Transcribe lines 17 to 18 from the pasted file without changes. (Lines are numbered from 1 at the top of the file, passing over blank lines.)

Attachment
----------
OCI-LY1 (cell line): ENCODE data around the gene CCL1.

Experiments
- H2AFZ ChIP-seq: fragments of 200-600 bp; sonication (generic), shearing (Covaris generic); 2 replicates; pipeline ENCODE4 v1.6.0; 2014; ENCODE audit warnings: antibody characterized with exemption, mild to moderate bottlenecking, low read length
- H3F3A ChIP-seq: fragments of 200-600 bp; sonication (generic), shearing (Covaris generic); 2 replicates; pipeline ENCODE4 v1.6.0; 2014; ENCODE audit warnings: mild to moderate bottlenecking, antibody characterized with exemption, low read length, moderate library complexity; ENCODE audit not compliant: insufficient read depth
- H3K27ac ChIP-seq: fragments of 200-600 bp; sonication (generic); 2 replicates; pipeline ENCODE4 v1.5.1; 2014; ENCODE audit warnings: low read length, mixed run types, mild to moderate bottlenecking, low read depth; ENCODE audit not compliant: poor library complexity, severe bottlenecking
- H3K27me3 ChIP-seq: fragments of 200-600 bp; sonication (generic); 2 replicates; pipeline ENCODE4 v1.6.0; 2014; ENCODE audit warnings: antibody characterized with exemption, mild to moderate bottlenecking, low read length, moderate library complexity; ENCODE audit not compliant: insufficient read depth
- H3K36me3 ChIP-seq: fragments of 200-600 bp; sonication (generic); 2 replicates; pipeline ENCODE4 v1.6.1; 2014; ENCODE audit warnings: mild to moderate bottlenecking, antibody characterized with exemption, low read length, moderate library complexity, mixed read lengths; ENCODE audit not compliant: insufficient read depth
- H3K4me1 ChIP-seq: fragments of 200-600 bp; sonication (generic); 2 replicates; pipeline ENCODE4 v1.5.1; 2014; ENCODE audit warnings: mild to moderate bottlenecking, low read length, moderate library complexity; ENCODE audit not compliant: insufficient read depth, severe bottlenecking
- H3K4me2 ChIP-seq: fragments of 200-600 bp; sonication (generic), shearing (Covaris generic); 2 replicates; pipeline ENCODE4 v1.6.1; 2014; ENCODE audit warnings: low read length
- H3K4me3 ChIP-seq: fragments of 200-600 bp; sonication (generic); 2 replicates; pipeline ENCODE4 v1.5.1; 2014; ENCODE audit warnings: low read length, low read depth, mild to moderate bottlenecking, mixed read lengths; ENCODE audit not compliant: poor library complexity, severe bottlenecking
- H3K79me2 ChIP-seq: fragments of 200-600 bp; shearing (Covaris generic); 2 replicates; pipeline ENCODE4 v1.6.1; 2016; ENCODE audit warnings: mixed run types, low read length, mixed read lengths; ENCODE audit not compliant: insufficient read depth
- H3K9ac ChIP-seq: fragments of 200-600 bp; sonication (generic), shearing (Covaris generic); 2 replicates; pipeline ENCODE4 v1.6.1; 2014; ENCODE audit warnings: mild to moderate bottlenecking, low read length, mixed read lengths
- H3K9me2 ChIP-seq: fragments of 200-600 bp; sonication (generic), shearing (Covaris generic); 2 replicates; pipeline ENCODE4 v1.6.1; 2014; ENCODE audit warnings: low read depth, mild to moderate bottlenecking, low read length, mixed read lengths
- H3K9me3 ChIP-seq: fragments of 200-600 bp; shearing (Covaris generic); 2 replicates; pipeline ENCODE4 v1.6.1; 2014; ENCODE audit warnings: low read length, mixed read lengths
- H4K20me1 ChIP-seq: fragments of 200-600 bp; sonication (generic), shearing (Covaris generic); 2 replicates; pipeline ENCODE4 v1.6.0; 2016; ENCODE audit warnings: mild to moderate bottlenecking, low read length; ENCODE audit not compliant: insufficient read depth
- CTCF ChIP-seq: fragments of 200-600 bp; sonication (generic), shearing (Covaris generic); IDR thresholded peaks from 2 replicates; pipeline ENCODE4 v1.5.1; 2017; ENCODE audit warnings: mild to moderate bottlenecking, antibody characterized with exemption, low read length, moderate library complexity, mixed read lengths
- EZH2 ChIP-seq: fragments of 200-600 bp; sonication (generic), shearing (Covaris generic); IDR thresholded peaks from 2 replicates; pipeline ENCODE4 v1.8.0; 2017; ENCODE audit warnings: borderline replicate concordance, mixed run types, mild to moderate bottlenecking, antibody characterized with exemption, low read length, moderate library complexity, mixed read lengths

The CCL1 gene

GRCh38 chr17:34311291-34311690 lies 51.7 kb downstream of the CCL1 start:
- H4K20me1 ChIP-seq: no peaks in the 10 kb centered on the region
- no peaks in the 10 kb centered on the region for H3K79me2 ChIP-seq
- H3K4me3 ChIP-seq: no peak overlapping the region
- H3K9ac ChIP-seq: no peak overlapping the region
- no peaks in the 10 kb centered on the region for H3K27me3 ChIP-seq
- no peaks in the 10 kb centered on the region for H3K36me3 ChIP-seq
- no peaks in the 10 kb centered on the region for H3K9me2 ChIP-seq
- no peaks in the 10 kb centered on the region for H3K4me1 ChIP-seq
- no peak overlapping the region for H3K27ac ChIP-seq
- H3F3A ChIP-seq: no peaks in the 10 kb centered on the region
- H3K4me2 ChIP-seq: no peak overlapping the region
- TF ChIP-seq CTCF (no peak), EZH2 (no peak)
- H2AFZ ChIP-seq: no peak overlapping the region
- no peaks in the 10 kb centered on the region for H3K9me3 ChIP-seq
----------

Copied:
- EZH2 ChIP-seq: fragments of 200-600 bp; sonication (generic), shearing (Covaris generic); IDR thresholded peaks from 2 replicates; pipeline ENCODE4 v1.8.0; 2017; ENCODE audit warnings: borderline replicate concordance, mixed run types, mild to moderate bottlenecking, antibody characterized with exemption, low read length, moderate library complexity, mixed read lengths

The CCL1 gene